Conversely- is this so different from reading and writing literacy? In an Edutopia.org article by Rebecca Alber, she examines literacy and how it is reflected in different content areas. She has a line that resonated with me: “The ultimate goal of literacy instruction is to build a student’s comprehension, writing skills, and overall skills in communication.” So whether students are reading, writing, or being physically active- it seems that the goal is the same.
I have taught a 4th and 5th grade remote class from 2020-2021 and have 9 other years in PE. One thing that helps students make connections to PE vocabulary and content is “borrowing” concepts. If students learn the writing process, my students see a similar one that I titled “the PE Fitness Process”. The point of all of this is to emphasize that there is not such a huge divide. Rather than just having students disconnect and just take a “break”, embed movement into your everyday classroom activities.
How do you do it?
Imagine having students read a story. Then afterwards, you just move onto something else. What purpose did that have? That’s in essence what brain breaks are. Students/adults need time to decompress and refocus. I fully understand that. Putting on a video that requires students to just follow along- is that really physical activity or just entertainment?
In May 2020, I created an international wellness series to address a similar question: what is physical education and what is physical activity? SHAPE America also answers this question: “Physical activity is bodily movement of any type, while physical education programs (phys ed, or PE) use physical activity to teach children how to establish and sustain an active lifestyle.” I would have guest instructors who were experts in different areas like yoga and zumba. They would instruct and teach. However, it wasn’t the traditional “follow along” kind of video. Steps would be differentiated and scaffolded. There would be teaching happening. I’m not saying every teacher should brush up on PE standards. I’m saying: use this knowledge to work for you. To better understand the national standards, I have included them in this article.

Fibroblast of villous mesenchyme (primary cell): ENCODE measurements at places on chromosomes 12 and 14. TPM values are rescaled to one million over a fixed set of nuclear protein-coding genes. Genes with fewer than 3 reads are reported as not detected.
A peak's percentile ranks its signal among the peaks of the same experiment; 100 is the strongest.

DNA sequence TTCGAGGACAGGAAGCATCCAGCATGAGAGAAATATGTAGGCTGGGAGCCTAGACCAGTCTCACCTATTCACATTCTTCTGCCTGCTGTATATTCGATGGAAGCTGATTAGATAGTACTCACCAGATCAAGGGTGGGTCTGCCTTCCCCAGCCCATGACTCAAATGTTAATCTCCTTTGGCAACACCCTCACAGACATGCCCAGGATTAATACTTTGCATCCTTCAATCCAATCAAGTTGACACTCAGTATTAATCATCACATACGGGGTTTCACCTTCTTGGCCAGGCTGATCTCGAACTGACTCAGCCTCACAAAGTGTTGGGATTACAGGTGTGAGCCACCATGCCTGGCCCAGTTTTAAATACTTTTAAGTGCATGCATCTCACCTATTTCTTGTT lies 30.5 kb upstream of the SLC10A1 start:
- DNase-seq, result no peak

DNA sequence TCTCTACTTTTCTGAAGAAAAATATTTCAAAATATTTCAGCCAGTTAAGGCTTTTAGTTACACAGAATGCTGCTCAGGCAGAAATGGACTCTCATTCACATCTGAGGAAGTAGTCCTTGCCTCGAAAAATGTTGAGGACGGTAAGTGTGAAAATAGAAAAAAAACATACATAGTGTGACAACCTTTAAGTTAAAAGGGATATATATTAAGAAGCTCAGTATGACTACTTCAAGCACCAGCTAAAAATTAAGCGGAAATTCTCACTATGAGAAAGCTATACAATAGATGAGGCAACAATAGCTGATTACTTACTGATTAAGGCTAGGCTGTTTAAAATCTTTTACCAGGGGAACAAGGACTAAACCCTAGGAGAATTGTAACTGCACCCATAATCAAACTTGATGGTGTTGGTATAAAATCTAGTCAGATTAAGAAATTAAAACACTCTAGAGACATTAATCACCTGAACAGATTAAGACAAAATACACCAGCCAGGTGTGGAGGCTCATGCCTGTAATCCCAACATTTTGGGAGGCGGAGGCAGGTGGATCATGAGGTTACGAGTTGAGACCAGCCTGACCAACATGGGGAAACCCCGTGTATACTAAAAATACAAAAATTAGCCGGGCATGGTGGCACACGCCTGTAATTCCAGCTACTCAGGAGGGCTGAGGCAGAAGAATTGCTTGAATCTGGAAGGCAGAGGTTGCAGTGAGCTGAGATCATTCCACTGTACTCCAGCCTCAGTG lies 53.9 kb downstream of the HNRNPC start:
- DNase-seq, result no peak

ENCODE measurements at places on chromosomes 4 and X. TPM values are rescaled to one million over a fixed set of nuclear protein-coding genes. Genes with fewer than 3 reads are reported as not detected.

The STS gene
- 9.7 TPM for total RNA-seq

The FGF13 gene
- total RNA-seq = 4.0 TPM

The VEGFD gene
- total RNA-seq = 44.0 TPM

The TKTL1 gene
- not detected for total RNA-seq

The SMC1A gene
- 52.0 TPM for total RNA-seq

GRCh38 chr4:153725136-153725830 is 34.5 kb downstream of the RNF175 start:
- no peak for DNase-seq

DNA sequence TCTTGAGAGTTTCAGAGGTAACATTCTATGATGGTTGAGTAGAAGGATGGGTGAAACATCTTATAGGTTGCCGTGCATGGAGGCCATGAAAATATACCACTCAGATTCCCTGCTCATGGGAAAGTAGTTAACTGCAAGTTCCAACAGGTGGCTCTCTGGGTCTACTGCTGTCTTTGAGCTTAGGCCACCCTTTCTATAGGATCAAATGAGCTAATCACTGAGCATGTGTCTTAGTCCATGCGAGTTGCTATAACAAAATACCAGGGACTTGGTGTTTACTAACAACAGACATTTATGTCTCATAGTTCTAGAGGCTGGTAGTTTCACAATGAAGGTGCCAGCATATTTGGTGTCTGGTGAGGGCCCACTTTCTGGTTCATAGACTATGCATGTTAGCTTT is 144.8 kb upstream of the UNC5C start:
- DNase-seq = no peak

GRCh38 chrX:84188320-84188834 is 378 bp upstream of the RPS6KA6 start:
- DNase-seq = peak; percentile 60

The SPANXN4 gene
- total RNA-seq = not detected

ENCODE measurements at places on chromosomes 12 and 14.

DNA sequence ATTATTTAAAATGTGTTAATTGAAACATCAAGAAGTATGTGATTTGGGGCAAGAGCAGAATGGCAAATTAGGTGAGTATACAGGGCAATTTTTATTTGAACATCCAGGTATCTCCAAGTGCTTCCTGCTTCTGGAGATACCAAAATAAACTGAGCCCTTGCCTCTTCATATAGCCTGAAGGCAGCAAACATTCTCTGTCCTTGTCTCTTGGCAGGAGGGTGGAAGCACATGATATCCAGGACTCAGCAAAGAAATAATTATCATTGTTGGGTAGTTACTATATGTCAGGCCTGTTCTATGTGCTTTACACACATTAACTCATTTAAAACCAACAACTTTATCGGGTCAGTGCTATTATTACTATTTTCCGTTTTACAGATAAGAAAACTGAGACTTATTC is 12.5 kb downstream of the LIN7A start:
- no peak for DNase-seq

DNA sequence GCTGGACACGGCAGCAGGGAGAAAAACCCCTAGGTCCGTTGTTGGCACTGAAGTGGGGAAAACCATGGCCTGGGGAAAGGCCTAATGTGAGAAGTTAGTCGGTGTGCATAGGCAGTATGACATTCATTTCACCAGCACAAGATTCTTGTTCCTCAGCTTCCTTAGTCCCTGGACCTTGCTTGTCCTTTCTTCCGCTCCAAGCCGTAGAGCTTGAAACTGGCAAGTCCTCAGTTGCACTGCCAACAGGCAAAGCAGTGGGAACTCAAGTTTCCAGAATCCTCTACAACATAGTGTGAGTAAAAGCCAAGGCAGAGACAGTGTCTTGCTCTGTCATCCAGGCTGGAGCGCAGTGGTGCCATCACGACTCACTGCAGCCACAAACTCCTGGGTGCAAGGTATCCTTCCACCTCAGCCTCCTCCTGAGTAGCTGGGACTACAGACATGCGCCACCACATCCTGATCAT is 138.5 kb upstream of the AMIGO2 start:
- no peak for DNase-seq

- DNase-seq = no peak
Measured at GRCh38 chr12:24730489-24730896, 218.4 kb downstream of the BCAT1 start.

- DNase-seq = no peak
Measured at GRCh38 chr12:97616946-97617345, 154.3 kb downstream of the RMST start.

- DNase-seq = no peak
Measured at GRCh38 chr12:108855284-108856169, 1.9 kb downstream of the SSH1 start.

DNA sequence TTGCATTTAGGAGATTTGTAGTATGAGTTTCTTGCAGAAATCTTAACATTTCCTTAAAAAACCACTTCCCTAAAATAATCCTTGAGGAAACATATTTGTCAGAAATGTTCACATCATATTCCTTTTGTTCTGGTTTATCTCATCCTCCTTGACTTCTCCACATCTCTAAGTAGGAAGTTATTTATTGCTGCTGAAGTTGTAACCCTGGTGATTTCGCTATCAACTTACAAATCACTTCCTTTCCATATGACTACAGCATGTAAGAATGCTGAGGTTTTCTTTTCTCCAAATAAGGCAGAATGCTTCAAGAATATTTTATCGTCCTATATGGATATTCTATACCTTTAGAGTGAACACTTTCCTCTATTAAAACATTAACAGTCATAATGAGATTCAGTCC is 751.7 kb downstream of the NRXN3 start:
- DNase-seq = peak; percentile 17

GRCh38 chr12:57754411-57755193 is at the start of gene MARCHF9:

In New York City, we have a program called Move To Improve. It’s an amazing program that provides resources which have immensely helped my teaching. It’s designed for PE teachers to be able to train classroom staff. This way, whenever teachers use the physical movements in the classroom, it counts towards the mandate of PE minutes. Schools also obtain “All Star Status” if more than 85% of staff are certified. So you might be thinking “how are we going to do basketball in the classroom?” or “is this another thing I have to do?” Don’t fret! It’s easy to implement.
Think about how students conduct “turn and talks.” They sit and interact with each other. Next time, have them stand up and try a yoga pose while they do so. Or maybe march in place. While it may not seem really vigorous, it engages the brain and as it was stated earlier: this will lead to increased cognitive function. What if students refuse to get up? Offering them a choice in physical activity is helpful. Asking them what they want to do also inspires student choice. Allowing students to go at their own pace allows for differentiation and for students to choose an appropriate level of difficulty. Students who are physically able to participate- they can also take part. Many exercises and movements can be modified. Also, think about what movements you choose. In my experience, when a teacher participates as well, students will respond very positively.
These activities are compatible for the gym and the classroom. If you’re studying verbs or nouns, students can read a passage. Instead of just sitting, everytime they come to a verb or noun- they can jump up and down.
Safety is paramount of course. You should encourage students to move safely and go at their own pace. This could lead to a conversation about how do they know they’re going too fast or why not to go? Here’s an example of this conversation might go:
Teacher: Are you feeling tired after that last activity?